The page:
Also, an orange chocolate containing orange peel was manufactured by adding 15 parts of candied orange peel, which had been moderately crushed, to 85 parts of the orange chocolate paste of this example.
A chocolate base was prepared by mixing 26 parts of cacao mass, 18 parts of cocoa butter, 41 parts of sugar and 0.5 parts of lecithin and further adding a trace amount of orange flavoring to provide the aroma of orange. An orange chocolate paste was prepared by mixing 15 parts of the fine particles of candied orange produced in Example 1 with 85.5 parts of the chocolate base prepared in this example. This orange chocolate paste could be shaped into various orange chocolate products.
An apple chocolate paste was obtained by mixing 75 parts of dried apple, 15 parts of cacao mass and 10 parts of almond paste, freezing the resultant mixture and pulverizing the frozen mixture so that the particles passed a 160 mesh screen. Then an apple chocolate paste was prepared by mixing 35 parts of the finely pulverized dried apple with a "sucroseless" chocolate base which had been prepared by mixing 10 parts of cacao mass, 20 parts of cocoa butter, 10 parts of anhydrous glucose, 5 parts of fructose and small amounts of lecithin and apple flavoring. This apple chocolate paste could be molded into apple chocolate products.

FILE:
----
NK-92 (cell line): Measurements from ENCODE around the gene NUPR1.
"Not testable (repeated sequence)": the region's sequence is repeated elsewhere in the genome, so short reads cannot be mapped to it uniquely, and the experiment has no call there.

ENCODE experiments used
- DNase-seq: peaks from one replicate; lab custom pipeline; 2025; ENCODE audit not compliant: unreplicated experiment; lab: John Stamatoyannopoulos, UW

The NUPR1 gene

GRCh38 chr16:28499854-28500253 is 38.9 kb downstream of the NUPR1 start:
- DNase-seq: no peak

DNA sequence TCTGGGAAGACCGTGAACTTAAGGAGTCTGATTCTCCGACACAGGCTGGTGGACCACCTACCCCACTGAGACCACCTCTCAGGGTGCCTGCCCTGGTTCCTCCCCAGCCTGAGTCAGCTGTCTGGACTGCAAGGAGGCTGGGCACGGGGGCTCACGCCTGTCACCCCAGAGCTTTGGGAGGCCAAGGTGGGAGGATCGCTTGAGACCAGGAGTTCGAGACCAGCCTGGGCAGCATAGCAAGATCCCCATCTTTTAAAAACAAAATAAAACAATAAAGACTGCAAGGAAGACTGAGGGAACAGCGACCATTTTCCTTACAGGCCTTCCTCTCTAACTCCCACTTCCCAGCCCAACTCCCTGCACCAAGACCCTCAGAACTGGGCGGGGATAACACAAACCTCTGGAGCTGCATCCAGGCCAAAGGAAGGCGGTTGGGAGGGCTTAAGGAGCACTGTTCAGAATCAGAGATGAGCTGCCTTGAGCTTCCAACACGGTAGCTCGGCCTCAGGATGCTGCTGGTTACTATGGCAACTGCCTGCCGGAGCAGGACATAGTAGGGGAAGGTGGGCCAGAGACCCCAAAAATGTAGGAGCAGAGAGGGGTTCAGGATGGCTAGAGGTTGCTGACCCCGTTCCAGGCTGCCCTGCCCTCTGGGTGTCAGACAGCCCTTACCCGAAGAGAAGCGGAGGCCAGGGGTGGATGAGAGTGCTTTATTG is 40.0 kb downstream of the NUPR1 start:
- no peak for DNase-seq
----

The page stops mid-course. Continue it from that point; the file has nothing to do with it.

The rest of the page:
Also, an apple chocolate containing cashew nuts was produced by adding 30 parts of crushed cashew nuts to 70 parts of the apple chocolate paste prepared above and subjecting the resultant nut-containing paste to a conventional molding process.
A mixture of 5 parts of prune and 45 parts of raisins was frozen together with 38 parts of cacao nibs, 11 parts of roasted almond and 1 part of lecithin and pulverized in the frozen state into fine particles which passed through a 100-mesh screen. Then 35 parts of the thus obtained fine particles were uniformly dispersed in a diet chocolate base which had been prepared by mixing 8 parts of cacao mass, 21 parts of cocoa butter, 20 parts of sorbitol, 16 parts of powdered whole milk, 0.5 parts of lecithin and a very small amount of vanillin to prepare a fruit-containing diet chocolate paste, which could be molded into fruit-containing diet chocolate products.
By coating the entire surface of roasted almond with this fruit-containing diet chocolate paste, it was possible to produce a diet chocolate in the form of an almond chocolate ball.
A mixture of 60 parts of dried dates and 10 parts of raisins was frozen together with 30 parts of cacao mass and pulverized in the frozen state into fine particles. A fruit-containing chocolate paste was prepared by uniformly dispersing 45 parts of the thus obtained fine particles in a chocolate base which has been prepared by mixing 2 parts of cacao mass, 25 parts of cocoa butter, 25 parts of powdered whole milk, 3 parts of powdered skim milk, 0.5 parts of lecithin and a small amount of natural vanilla flavoring. Obtained through shaping of this fruit-containing chocolate paste were fruit-containing chocolate products which were natural food, i.e. they contained neither refined sugar nor any sugar substitute yet which possessed a good and sufficiently strong sweetness of fruits.
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|U.S. Classification||426/660, 426/518|
|International Classification||A23G1/04, A23G1/54, A23G1/00, A23G1/30, A23G1/48|
|Cooperative Classification||A23G1/48, A23G1/047, A23G1/54|
|European Classification||A23G1/54, A23G1/48, A23G1/04K20|